BOTTOM LINE: 2Q16 was another strong quarter for advertising in the United States, with industry-wide underlying (ex-political and Olympics) growth among media owners of around +5%, slower than the nearly +7% growth rates observed in both of 1Q16 and 4Q15, although well above the nearly +4% growth observed during all of 2016. However, we also note that on our estimates, absolute year-over-year gains equated to $2.5bn in the quarter. By contrast, Google and Facebook combined to generate somewhere between $2.5bn and $3.0bn in gross revenue gains – equal to more than the entire industry's growth by themselves. Of course, this masks gains in some places (as with national television, which grew by ~+3% year-over-year) and declines elsewhere (as with most kinds of print, which declined by more than double digit rates).
Media owners grew ad revenues by +5% in 2Q16.With Disney reporting their earnings results on Tuesday, virtually all major media owners have now reported. On our preliminary analysis, we think the US media owners collectively grew their ad revenues by around +5% during 2Q16 on a normalized basis. Our normalized definition excludes the impact of political and Olympic advertising to better correlate the state of the advertising market to the economy.
National TV grew, but by less than the industry average; digital dominates again.By medium, we estimate that national television grew by ~+3% during 2Q16, slower than the nearly +6% growth rates we think occurred during 4Q15 and 1Q16, but not bad considering the permanent secular decline that many observers believed the medium was experiencing around this time last year. Local cable and broadcast were somewhat weaker, probably down slightly on an ex-political basis, although in total not up by as much as might have been expected with relatively soft political during the quarter. Internet advertising was by far the fastest growing major medium. We won't have firmer estimates until the IAB reports their estimates for the quarter in the fall, but we can point to around +56% growth for Facebook during 2Q16 vs. 58% in 1Q16 (note that both figures reflect ad revenues apportioned to advertisers based on figures provided in the company's 10-Qs rather than to users, which is the basis against which the company provides figures on their earnings press releases) and growth that likely accelerated for Google in the low 20 percent range year-over-year. These gains more than offset relatively significant deceleration for other sellers of digital advertising in the quarter. Our estimates for growth in domestic ad revenues generated by Facebook and Google – somewhere between $2.5 and $3.0 billion – equated to more than all advertising growth across the industry in the United States, illustrating the dominance of those two companies.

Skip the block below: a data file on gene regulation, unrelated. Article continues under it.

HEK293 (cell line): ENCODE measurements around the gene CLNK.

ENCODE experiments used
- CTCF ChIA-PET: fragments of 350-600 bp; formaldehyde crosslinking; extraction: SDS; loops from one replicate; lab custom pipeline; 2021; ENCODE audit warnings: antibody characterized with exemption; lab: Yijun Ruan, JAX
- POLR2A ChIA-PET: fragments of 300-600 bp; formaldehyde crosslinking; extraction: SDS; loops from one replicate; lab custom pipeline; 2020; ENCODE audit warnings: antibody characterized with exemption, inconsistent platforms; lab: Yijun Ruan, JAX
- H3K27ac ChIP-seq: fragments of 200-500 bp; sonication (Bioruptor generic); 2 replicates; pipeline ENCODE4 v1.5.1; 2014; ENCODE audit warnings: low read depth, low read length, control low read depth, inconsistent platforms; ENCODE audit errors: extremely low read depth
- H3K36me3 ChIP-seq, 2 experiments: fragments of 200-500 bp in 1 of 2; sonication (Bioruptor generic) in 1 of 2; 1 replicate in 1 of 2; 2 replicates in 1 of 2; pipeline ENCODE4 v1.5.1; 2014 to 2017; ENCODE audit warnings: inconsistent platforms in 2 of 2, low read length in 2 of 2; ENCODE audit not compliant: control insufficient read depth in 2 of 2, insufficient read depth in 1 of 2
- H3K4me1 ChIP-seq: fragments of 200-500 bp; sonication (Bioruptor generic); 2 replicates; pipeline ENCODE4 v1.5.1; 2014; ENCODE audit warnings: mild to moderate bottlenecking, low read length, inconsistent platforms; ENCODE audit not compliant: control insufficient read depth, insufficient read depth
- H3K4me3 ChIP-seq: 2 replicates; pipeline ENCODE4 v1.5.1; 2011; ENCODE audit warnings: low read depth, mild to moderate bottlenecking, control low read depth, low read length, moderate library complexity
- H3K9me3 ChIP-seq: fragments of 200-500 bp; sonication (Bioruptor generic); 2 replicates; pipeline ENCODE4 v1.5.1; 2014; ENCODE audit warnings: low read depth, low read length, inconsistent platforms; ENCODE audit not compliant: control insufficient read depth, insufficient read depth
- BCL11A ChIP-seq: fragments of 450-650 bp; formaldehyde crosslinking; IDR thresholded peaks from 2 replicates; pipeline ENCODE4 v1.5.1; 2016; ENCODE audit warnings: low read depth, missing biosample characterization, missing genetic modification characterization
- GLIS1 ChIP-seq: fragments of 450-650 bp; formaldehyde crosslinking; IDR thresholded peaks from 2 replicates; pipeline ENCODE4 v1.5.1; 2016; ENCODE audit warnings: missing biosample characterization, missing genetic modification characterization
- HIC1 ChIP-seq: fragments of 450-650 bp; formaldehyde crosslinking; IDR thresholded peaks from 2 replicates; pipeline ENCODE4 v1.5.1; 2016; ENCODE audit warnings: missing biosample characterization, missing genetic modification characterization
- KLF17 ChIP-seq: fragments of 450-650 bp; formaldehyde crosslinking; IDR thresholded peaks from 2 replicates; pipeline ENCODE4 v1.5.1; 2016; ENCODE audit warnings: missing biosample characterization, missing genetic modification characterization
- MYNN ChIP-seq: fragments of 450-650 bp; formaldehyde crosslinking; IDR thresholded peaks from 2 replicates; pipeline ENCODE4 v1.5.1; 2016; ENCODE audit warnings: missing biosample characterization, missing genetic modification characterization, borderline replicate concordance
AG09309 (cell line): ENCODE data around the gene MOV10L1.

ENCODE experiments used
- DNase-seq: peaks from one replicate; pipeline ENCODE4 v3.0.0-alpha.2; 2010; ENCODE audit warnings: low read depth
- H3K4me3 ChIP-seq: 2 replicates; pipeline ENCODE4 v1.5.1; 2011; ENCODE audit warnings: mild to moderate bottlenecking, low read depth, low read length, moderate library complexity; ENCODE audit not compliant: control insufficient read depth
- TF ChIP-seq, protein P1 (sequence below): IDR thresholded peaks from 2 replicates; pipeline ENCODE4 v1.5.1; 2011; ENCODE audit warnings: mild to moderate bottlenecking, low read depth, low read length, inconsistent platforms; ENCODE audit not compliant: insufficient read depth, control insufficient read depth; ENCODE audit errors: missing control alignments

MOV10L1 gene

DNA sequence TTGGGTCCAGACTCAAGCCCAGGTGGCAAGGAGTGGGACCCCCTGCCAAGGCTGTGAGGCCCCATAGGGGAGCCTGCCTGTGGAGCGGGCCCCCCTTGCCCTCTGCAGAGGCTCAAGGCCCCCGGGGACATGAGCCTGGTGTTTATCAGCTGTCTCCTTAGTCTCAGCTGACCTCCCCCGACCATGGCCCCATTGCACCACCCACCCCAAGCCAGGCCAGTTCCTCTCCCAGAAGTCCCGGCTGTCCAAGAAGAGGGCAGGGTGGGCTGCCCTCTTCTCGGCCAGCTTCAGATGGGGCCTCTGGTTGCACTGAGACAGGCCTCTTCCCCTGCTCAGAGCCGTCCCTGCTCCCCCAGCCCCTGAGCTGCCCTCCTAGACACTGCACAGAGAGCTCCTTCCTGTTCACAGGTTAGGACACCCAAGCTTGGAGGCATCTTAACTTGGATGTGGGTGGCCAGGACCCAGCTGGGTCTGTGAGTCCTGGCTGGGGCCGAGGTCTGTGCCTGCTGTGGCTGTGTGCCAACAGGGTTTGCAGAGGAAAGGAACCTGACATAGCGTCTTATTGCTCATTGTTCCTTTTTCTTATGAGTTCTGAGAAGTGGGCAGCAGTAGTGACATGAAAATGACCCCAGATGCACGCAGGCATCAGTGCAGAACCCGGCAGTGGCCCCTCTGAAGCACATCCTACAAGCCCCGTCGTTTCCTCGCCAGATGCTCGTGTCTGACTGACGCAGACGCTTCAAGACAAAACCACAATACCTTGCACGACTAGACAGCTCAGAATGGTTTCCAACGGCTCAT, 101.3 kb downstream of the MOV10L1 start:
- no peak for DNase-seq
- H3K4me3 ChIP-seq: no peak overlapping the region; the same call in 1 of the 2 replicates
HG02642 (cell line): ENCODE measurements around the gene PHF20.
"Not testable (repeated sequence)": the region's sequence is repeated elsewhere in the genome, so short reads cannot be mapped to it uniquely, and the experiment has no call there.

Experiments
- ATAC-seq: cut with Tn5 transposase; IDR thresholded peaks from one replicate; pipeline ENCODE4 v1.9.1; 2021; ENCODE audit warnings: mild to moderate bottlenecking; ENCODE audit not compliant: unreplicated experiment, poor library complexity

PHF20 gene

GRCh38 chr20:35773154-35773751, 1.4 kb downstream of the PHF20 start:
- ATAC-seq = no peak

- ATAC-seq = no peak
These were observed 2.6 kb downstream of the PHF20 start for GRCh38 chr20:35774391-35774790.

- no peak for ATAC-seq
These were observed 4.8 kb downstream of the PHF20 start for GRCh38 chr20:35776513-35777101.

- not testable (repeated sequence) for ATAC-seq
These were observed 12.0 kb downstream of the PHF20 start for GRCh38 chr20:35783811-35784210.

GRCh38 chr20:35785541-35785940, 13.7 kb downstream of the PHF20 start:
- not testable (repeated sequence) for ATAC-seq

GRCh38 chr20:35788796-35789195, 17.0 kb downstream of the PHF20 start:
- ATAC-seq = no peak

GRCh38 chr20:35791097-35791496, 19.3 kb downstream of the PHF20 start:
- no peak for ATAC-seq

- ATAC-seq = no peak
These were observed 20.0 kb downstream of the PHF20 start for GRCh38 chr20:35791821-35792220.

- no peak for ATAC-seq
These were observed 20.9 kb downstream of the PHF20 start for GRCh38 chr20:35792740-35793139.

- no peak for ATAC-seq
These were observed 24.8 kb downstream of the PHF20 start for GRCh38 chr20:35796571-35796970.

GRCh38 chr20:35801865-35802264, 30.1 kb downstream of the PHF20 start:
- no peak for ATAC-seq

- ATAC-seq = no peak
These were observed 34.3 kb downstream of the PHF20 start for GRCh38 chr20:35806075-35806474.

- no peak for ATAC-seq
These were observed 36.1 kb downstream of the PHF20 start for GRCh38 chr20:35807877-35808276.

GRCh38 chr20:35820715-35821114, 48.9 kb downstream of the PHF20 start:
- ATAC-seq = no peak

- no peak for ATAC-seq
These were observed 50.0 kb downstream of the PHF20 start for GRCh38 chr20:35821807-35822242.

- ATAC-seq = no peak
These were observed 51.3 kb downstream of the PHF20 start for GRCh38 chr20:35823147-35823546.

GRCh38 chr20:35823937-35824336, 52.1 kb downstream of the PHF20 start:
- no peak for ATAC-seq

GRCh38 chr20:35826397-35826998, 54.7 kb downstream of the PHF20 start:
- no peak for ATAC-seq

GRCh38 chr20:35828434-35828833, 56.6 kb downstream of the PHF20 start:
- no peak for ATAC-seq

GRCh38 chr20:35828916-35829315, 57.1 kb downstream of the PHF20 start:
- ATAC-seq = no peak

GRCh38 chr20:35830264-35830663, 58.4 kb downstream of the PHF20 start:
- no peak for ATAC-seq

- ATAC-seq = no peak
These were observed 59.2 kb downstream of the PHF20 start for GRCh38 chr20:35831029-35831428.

Print was weak again, but radio and outdoor may have grown modestly. At the other extreme, newspapers and magazine publishers' print advertising revenues appeared to fall by low double digits once again. Outdoor advertising and radio both appeared to accelerate slightly in the quarter, although both at low single digit levels. Direct mail decelerated in the quarter as the USPS' standard mail revenues fell by -2% during the quarter.
Long-term expectations for advertising growth should remain at low single digit rates.While marketers may continue to increase the share of revenues they allocate to marketing going forward and new categories may continuously emerge, we do not consider the rates of growth observed during recent quarters to represent anything like a "new normal" for advertising. We continue to expect low single digit growth rates to remain as a long-term rate of growth for paid media advertising on an ongoing basis. While growth during any given period may randomly be above or below such levels, our overall assessment is that recent rates will likely produce difficult comparables for the industry during future points in time.
FULL REPORT INCLUDING RISKS AND DISCLOSURES CAN BE FOUND HERE: Ad Update 8-10-16.pdf
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